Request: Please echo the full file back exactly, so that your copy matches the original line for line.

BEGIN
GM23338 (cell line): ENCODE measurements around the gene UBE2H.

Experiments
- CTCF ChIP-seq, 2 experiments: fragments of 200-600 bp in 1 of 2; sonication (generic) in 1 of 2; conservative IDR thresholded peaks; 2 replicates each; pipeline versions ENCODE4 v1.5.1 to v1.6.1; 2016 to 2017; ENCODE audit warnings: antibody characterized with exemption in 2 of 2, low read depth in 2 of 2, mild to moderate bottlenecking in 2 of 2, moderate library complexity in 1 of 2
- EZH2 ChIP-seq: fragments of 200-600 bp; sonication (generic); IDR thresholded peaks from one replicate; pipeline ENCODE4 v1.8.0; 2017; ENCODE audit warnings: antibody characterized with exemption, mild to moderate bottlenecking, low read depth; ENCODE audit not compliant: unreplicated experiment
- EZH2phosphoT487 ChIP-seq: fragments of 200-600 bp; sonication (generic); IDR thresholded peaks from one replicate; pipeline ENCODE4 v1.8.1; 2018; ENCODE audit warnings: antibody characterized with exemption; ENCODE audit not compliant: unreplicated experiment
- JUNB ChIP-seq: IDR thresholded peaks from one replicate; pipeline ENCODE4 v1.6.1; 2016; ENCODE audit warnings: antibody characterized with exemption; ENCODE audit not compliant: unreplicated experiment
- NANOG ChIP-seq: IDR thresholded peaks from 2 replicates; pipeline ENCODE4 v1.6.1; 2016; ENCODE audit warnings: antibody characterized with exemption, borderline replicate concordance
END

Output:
GM23338 (cell line): ENCODE measurements around the gene UBE2H.

Experiments
- CTCF ChIP-seq, 2 experiments: fragments of 200-600 bp in 1 of 2; sonication (generic) in 1 of 2; conservative IDR thresholded peaks; 2 replicates each; pipeline versions ENCODE4 v1.5.1 to v1.6.1; 2016 to 2017; ENCODE audit warnings: antibody characterized with exemption in 2 of 2, low read depth in 2 of 2, mild to moderate bottlenecking in 2 of 2, moderate library complexity in 1 of 2
- EZH2 ChIP-seq: fragments of 200-600 bp; sonication (generic); IDR thresholded peaks from one replicate; pipeline ENCODE4 v1.8.0; 2017; ENCODE audit warnings: antibody characterized with exemption, mild to moderate bottlenecking, low read depth; ENCODE audit not compliant: unreplicated experiment
- EZH2phosphoT487 ChIP-seq: fragments of 200-600 bp; sonication (generic); IDR thresholded peaks from one replicate; pipeline ENCODE4 v1.8.1; 2018; ENCODE audit warnings: antibody characterized with exemption; ENCODE audit not compliant: unreplicated experiment
- JUNB ChIP-seq: IDR thresholded peaks from one replicate; pipeline ENCODE4 v1.6.1; 2016; ENCODE audit warnings: antibody characterized with exemption; ENCODE audit not compliant: unreplicated experiment
- NANOG ChIP-seq: IDR thresholded peaks from 2 replicates; pipeline ENCODE4 v1.6.1; 2016; ENCODE audit warnings: antibody characterized with exemption, borderline replicate concordance